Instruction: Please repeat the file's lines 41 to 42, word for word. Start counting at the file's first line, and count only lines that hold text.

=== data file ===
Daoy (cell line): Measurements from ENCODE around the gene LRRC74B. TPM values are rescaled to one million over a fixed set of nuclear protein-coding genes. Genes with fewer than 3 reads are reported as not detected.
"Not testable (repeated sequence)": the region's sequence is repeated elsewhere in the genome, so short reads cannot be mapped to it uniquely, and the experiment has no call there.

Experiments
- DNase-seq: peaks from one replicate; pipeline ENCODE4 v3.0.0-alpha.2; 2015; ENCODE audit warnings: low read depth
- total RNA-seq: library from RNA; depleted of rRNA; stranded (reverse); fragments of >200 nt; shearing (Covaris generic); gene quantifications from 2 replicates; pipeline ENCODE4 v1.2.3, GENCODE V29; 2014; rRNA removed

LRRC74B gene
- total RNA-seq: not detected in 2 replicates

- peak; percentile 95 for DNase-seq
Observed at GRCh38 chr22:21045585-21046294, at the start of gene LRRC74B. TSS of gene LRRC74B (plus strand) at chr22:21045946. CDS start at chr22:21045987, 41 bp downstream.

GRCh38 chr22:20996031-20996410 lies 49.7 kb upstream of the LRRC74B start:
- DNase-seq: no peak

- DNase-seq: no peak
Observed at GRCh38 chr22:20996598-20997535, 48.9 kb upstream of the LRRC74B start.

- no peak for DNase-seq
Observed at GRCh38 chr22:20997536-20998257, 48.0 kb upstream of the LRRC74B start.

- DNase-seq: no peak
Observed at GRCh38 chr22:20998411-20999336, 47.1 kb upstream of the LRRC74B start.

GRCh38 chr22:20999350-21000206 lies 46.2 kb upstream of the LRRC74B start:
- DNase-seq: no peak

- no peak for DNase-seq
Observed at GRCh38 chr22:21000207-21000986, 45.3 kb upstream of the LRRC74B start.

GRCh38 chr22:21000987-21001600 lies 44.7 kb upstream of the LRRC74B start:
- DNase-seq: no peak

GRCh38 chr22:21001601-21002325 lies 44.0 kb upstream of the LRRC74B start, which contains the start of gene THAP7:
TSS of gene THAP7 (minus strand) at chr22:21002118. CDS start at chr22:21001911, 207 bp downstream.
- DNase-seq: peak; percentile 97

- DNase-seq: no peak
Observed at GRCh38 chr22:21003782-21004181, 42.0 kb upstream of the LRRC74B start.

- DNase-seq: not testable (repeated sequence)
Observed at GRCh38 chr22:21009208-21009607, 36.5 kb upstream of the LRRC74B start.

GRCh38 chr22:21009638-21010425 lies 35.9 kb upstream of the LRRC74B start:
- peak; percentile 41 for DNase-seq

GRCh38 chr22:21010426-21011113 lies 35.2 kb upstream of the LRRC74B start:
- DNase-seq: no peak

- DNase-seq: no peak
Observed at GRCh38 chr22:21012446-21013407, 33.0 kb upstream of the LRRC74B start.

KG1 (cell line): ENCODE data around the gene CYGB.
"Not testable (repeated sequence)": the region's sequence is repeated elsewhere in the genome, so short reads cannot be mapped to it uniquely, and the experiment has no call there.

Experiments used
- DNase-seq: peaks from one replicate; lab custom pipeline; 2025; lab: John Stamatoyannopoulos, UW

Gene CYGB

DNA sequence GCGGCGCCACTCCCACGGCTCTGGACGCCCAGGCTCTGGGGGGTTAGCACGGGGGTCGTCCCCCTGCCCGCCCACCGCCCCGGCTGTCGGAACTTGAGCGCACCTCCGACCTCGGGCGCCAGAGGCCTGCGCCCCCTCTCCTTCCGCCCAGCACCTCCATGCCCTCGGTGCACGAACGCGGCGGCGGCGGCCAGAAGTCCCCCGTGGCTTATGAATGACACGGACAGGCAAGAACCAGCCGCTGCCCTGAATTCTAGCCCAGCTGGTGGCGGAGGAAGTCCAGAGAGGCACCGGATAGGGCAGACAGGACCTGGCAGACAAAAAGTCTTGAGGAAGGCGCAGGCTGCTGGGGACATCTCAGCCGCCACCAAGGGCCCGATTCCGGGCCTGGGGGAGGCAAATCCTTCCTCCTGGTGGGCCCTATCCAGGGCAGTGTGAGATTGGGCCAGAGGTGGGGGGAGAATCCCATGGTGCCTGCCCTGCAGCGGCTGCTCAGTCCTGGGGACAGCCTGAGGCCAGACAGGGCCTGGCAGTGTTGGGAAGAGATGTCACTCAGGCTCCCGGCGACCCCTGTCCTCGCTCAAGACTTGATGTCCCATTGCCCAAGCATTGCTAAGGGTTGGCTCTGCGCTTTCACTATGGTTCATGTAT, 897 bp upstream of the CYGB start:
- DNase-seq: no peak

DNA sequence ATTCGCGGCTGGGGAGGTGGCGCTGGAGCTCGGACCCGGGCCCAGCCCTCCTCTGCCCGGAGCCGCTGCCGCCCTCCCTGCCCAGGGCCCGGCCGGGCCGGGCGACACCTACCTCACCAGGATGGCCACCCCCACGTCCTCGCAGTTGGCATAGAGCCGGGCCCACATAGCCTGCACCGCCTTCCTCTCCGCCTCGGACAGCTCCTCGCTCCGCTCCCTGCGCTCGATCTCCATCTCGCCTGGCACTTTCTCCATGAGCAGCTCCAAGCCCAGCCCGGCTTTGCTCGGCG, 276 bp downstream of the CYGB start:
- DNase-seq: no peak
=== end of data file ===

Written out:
Gene CYGB

DNA sequence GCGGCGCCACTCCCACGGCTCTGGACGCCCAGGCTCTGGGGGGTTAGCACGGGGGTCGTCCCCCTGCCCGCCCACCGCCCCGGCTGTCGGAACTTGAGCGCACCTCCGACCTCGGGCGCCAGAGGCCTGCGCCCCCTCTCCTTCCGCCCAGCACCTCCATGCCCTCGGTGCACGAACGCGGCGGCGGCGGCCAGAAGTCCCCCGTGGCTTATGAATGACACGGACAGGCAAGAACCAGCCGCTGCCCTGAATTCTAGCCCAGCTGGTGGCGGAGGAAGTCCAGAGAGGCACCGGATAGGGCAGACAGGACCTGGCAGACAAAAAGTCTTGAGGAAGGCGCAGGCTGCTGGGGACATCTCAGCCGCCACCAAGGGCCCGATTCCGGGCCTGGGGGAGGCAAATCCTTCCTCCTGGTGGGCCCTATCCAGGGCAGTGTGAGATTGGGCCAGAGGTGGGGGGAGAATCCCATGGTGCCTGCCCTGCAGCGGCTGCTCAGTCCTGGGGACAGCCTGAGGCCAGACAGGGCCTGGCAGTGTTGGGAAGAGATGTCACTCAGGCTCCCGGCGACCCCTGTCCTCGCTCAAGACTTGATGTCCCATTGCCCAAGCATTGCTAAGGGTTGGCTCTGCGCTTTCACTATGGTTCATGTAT, 897 bp upstream of the CYGB start: